Director: Cary Fukunaga
Starring: Idris Elba, Ama K. Abebrese, Abraham Attah, Grace Nortey, David Dontoh, Opeyemi Fagbohungb
Attached to the arrival of Cary Fukunaga’s startling, blistering adaptation are the very winds of change. As the film opens, the familiarity of a title card hits you hard: this is the first full motion picture from online streaming service Netflix – creators of original programming including Orange is the New Black and House of Cards. Following a recent trend with their small screen forays, Beasts of No Nation is a similarly immersive experience. In fact, it is so overtly overpowering that you feel as though the future of our art form could be unfolding.
This savagely brilliant retelling of Nigerian-American author Uzodinma Iweala’s 2005 novel is a war film set in an unnamed West African country and projected through a young boy called Agu, stunningly controlled by Ghanaian first-time actor Abraham Attah. During a random and riotous militia attack, he is orphaned from his village and flees into the vast forests isolated and terrified.
Here Agu is captured by a battalion of child soldiers caught in the trance of Idris Elba’s volcanic Commandant – an immeasurable and undeniable presence who moulds them like putty with his firm grasp. Channelled by a severe lack of limits, he is dedicated to overthrowing the government and training his boys in the art of suffering and killing. A towering embodiment of animalistic vigour with disarming fatherly shades that make his later actions on the battlefield all the more repugnant, Commandant too is a victim of the all-consuming violence that’s spreading.
Taking an instant shine to the refugee, the Commandant enlists him as a personal retainer alongside the even younger Strika (Emmanuel “King Kong” Nii Adom Quaye – a native and screen newbie also), and together the unit carve a gory swathe across country – progressed by Elba’s intoxicating rhetoric and their own unexpected thirst for blood.
Equally as horrific as the events witnessed was the process of shooting Beasts of No Nation. Filmed on location in the jungles of Ghana during monsoon season, floodwaters wreaked havoc with the sets and essential resources were in infinitely short supply. Adding further insult to injury across the five-week process, crew members were held at gunpoint, the star fell from a cliff, Fukunaga caught malaria and a number of extras were imprisoned. Yet despite such difficulties providing audiences with this alarming and unflinching portrait, the efforts were undoubtedly worthy.
Fukunaga – whose recent credits include the intrinsic, invasive direction for HBO’s True Detective – builds a broodingly palpable vision; one supercharged with adrenaline. So alert is the thematic palette that significant sequences stun with their urgency. His muscular framing feels like we are witnessing a fight, one that is entirely consuming and potentially victorious. As the boys stomp to Elba’s persuasive beat, bounding off him as they psyche themselves up, the mood is alive with pulsating and often pulverising energy – an exceptionally tricky balancing act.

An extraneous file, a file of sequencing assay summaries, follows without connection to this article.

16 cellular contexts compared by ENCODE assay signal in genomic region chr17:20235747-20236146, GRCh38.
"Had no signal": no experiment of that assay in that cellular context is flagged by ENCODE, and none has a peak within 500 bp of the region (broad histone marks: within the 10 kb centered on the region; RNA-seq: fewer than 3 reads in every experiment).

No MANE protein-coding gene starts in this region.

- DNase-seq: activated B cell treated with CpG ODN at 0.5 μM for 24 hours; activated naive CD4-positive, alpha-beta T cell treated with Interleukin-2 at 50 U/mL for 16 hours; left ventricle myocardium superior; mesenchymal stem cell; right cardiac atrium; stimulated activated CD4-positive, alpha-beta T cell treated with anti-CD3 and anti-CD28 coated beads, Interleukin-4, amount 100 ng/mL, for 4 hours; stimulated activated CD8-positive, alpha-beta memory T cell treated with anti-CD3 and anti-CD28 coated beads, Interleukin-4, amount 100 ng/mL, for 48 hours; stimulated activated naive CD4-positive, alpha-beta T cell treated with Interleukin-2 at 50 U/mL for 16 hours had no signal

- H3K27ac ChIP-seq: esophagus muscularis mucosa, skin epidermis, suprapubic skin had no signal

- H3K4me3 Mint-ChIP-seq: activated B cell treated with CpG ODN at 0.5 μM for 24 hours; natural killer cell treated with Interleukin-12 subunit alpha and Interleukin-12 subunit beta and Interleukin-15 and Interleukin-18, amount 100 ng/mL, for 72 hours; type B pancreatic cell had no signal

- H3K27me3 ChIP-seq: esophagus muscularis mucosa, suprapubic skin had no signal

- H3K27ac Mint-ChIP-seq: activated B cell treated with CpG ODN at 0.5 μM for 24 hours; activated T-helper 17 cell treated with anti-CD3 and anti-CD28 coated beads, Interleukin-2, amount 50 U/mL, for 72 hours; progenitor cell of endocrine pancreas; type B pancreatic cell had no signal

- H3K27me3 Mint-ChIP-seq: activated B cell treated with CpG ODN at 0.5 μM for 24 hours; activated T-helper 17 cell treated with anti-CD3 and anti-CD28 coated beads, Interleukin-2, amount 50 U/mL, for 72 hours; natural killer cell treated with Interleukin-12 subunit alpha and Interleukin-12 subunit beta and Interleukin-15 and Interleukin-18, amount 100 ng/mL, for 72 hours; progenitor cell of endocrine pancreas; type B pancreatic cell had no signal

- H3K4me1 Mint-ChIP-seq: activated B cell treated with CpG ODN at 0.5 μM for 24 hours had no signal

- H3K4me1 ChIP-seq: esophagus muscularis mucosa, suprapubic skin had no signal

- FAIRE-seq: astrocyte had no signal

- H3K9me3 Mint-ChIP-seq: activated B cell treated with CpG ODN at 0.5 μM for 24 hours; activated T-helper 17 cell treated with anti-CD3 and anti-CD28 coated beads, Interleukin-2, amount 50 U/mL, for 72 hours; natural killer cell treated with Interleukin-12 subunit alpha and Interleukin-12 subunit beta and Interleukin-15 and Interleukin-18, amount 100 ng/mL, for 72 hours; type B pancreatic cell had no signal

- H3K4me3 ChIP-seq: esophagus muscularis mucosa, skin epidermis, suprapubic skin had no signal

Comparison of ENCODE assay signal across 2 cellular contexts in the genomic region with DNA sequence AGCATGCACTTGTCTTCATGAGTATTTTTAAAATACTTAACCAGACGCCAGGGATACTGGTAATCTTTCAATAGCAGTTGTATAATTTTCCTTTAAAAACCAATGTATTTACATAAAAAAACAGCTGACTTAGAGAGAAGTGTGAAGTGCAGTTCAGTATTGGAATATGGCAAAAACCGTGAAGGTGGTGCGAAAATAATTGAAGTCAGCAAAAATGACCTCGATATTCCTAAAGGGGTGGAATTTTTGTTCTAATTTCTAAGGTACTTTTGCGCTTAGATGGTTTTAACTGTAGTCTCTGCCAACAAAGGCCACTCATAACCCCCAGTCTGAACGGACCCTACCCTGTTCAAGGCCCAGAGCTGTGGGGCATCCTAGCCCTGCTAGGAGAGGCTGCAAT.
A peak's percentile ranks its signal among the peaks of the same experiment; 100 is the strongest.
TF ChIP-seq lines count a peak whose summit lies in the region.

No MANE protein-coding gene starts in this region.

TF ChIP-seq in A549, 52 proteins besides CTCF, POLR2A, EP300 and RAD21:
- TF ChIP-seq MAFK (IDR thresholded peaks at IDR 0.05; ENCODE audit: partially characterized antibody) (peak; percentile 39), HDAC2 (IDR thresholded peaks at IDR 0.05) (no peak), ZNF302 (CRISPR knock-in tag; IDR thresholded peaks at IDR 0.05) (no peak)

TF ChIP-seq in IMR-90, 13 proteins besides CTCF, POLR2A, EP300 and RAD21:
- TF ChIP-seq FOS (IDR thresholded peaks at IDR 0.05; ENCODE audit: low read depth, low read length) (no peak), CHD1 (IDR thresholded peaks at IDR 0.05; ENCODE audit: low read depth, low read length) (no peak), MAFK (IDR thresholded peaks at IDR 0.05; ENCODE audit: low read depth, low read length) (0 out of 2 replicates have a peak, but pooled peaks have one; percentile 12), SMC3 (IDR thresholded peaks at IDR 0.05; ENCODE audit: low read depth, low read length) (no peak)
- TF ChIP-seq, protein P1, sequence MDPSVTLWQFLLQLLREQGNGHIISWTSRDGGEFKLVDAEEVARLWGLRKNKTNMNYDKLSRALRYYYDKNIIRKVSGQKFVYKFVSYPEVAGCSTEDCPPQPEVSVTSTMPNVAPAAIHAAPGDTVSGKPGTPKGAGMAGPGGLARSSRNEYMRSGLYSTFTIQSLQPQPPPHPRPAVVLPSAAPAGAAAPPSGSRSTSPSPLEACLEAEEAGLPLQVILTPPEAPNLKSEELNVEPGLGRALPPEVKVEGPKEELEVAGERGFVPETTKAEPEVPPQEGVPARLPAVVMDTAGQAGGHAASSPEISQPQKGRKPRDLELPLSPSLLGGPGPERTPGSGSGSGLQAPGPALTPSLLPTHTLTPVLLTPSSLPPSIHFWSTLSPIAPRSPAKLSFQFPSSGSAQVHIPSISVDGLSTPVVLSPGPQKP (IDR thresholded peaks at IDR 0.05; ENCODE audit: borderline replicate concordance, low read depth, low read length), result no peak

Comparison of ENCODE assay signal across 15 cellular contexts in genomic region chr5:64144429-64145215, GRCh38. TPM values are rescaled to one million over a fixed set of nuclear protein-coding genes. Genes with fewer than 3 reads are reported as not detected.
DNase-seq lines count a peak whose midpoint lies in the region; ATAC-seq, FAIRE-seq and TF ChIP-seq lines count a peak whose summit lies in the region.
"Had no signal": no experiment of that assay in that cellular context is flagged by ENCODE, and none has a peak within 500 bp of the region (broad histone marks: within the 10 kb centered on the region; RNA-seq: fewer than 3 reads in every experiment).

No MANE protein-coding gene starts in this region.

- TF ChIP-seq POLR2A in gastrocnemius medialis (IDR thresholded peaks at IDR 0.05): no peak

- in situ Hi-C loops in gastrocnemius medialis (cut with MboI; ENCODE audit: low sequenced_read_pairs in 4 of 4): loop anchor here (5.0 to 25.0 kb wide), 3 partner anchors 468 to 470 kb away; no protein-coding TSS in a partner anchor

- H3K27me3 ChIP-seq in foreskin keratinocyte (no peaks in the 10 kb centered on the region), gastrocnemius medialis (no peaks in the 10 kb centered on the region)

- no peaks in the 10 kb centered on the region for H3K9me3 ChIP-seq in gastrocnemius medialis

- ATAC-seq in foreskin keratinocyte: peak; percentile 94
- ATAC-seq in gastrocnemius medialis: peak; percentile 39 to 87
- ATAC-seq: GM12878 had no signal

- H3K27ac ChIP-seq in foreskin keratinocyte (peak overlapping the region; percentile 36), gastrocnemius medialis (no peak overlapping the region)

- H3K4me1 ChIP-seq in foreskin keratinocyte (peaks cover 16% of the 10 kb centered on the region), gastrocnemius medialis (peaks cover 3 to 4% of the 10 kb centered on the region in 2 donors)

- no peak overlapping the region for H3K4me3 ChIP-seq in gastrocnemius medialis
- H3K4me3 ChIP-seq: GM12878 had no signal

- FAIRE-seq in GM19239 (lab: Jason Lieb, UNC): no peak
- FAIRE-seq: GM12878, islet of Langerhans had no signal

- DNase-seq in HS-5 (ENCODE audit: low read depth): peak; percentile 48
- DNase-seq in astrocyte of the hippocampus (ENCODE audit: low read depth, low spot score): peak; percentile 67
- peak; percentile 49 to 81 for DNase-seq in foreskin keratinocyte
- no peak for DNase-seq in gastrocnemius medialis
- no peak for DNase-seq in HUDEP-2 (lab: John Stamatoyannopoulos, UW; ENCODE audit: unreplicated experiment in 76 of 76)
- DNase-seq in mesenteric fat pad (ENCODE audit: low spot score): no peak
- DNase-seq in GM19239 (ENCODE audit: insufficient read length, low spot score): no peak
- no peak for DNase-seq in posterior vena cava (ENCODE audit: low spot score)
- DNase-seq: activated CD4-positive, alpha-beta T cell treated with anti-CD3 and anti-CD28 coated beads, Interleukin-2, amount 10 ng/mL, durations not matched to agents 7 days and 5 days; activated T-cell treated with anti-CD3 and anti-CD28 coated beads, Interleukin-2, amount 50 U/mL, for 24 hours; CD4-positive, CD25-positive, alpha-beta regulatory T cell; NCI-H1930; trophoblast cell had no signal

Beasts of No Nation quite rightly straddles the same bar as say Steve McQueen’s 12 Years a Slave. It is an uncompromising, endlessly attacking work that isn’t scared to disgust or depress, rather ensuring that no political, social and oddly spiritual stones are left unturned. A handful of moments are fist-grippingly gruesome (so much so that hands were shading eyes in one’s screening), and this is the desired reaction from both the auteur and scribe. It is a showcase of deranged panic and enveloping frenzy.
Despite how morally foul Elba’s Commandant may be, he is also the integral anchor that keeps Netflix’s punishingly profound drama grounded. The earthy, foliage-drenched locations might be transfixing in their authenticity, but Elba is transfixing in his authority. Controlling the child characters and indeed the performers, he is able to counteract their inexperience and render them as professionals. The aura of honesty that surrounds the bond makes the actions all the more heartbreaking and magnetic.
Musings and mumblings across the London Film Festival suggest that Beasts of No Nation has the legs for Oscar consideration – and it most certainly deserves such credits (particularly for performance, direction and cinematography) – but a layer of doubt plagues the mind that the Academy will find some loophole in its release or formatting to deny such privileges. Here’s hoping these thoughts are merely thoughts.
The film has a minimal theatrical release and will be available to stream on Netflix later on today (Friday 16th October). Whilst 99% of those consuming Fukunaga’s film will likely catch it on their iPad on the commute, or on their iPhone as they are sat on the loo, this is passionate, progressive and powerful filmmaking – so vivid and validating that is deserves to be witnessed in the correct format. If you can get to a cinema, do so.